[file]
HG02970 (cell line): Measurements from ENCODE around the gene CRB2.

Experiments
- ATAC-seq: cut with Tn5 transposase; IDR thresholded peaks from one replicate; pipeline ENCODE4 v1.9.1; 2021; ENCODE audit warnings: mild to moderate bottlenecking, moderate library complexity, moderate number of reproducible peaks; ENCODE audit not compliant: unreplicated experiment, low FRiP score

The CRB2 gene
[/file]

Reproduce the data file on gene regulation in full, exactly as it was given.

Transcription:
HG02970 (cell line): Measurements from ENCODE around the gene CRB2.

Experiments
- ATAC-seq: cut with Tn5 transposase; IDR thresholded peaks from one replicate; pipeline ENCODE4 v1.9.1; 2021; ENCODE audit warnings: mild to moderate bottlenecking, moderate library complexity, moderate number of reproducible peaks; ENCODE audit not compliant: unreplicated experiment, low FRiP score

The CRB2 gene